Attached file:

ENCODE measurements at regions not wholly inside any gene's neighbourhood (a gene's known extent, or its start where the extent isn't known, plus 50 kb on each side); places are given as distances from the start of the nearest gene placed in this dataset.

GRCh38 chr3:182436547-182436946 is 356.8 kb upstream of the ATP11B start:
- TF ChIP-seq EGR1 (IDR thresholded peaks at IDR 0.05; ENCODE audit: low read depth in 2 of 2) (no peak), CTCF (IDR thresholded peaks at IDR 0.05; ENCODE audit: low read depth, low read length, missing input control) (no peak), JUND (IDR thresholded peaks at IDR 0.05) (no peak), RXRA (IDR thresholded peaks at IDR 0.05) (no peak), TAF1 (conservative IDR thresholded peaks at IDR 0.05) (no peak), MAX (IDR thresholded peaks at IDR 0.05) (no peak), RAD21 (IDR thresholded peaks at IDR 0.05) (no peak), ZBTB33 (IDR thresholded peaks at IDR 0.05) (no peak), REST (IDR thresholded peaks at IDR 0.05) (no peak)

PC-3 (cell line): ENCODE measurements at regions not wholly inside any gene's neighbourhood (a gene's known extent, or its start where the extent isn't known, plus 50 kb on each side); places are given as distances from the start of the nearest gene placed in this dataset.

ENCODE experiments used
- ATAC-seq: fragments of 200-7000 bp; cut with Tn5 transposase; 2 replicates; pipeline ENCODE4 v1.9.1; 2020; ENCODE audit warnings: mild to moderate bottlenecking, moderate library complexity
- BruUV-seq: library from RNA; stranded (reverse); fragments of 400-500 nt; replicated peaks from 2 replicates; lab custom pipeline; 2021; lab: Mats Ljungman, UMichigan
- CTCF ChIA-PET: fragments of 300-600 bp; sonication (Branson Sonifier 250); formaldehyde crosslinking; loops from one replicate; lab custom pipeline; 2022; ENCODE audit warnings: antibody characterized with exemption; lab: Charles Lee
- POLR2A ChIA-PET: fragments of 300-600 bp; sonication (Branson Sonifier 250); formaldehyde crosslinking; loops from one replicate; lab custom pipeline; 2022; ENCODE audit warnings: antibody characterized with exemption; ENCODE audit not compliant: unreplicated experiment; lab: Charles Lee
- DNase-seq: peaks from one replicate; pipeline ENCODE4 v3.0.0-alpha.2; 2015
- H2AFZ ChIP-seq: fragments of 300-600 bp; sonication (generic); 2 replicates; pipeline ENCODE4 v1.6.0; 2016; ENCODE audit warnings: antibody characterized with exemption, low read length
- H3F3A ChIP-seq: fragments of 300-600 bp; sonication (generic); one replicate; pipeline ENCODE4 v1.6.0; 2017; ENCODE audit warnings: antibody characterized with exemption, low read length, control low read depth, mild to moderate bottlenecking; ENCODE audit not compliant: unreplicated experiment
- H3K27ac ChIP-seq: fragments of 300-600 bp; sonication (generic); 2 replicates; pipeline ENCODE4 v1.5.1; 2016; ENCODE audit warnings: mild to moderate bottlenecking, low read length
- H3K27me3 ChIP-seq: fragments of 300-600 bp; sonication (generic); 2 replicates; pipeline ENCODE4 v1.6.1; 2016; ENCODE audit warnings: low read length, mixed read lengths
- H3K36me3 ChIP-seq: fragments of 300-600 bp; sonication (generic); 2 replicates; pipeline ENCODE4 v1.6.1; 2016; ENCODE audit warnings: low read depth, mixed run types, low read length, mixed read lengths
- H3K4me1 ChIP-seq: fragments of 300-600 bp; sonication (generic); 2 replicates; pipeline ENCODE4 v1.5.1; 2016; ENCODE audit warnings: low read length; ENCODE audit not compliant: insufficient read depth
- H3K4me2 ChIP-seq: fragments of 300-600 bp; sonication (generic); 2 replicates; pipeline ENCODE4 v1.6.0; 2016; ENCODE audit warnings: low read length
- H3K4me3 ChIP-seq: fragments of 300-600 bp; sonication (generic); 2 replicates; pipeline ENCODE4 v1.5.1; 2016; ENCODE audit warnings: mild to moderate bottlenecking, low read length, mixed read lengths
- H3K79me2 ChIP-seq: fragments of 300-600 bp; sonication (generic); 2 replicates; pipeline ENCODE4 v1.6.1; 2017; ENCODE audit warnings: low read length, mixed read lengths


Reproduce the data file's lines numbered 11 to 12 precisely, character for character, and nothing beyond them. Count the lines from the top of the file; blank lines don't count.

- H2AFZ ChIP-seq: fragments of 300-600 bp; sonication (generic); 2 replicates; pipeline ENCODE4 v1.6.0; 2016; ENCODE audit warnings: antibody characterized with exemption, low read length
- H3F3A ChIP-seq: fragments of 300-600 bp; sonication (generic); one replicate; pipeline ENCODE4 v1.6.0; 2017; ENCODE audit warnings: antibody characterized with exemption, low read length, control low read depth, mild to moderate bottlenecking; ENCODE audit not compliant: unreplicated experiment